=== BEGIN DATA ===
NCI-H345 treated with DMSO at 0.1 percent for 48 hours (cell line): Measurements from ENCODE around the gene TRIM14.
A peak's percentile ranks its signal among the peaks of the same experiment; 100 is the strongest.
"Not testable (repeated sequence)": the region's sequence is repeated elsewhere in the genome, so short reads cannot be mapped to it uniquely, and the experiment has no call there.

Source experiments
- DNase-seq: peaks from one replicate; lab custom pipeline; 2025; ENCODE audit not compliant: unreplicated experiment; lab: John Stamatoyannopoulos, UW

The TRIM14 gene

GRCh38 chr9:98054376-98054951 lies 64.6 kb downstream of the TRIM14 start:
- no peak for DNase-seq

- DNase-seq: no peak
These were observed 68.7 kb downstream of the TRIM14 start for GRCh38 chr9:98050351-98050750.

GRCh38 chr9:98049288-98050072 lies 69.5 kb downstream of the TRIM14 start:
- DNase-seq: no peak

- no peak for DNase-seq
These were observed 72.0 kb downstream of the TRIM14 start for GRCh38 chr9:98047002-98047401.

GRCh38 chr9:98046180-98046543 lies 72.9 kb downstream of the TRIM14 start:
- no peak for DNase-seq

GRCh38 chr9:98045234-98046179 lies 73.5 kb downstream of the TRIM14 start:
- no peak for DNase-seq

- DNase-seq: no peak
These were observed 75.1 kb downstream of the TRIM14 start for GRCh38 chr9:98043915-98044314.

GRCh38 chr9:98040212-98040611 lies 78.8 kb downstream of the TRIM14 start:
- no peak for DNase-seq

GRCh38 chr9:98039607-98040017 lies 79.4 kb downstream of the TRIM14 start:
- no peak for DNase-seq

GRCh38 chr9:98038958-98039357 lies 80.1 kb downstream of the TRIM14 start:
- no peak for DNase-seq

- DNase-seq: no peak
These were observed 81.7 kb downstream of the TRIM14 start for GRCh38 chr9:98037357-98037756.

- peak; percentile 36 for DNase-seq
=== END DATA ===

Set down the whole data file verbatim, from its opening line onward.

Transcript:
NCI-H345 treated with DMSO at 0.1 percent for 48 hours (cell line): Measurements from ENCODE around the gene TRIM14.
A peak's percentile ranks its signal among the peaks of the same experiment; 100 is the strongest.
"Not testable (repeated sequence)": the region's sequence is repeated elsewhere in the genome, so short reads cannot be mapped to it uniquely, and the experiment has no call there.

Source experiments
- DNase-seq: peaks from one replicate; lab custom pipeline; 2025; ENCODE audit not compliant: unreplicated experiment; lab: John Stamatoyannopoulos, UW

The TRIM14 gene

GRCh38 chr9:98054376-98054951 lies 64.6 kb downstream of the TRIM14 start:
- no peak for DNase-seq

- DNase-seq: no peak
These were observed 68.7 kb downstream of the TRIM14 start for GRCh38 chr9:98050351-98050750.

GRCh38 chr9:98049288-98050072 lies 69.5 kb downstream of the TRIM14 start:
- DNase-seq: no peak

- no peak for DNase-seq
These were observed 72.0 kb downstream of the TRIM14 start for GRCh38 chr9:98047002-98047401.

GRCh38 chr9:98046180-98046543 lies 72.9 kb downstream of the TRIM14 start:
- no peak for DNase-seq

GRCh38 chr9:98045234-98046179 lies 73.5 kb downstream of the TRIM14 start:
- no peak for DNase-seq

- DNase-seq: no peak
These were observed 75.1 kb downstream of the TRIM14 start for GRCh38 chr9:98043915-98044314.

GRCh38 chr9:98040212-98040611 lies 78.8 kb downstream of the TRIM14 start:
- no peak for DNase-seq

GRCh38 chr9:98039607-98040017 lies 79.4 kb downstream of the TRIM14 start:
- no peak for DNase-seq

GRCh38 chr9:98038958-98039357 lies 80.1 kb downstream of the TRIM14 start:
- no peak for DNase-seq

- DNase-seq: no peak
These were observed 81.7 kb downstream of the TRIM14 start for GRCh38 chr9:98037357-98037756.

- peak; percentile 36 for DNase-seq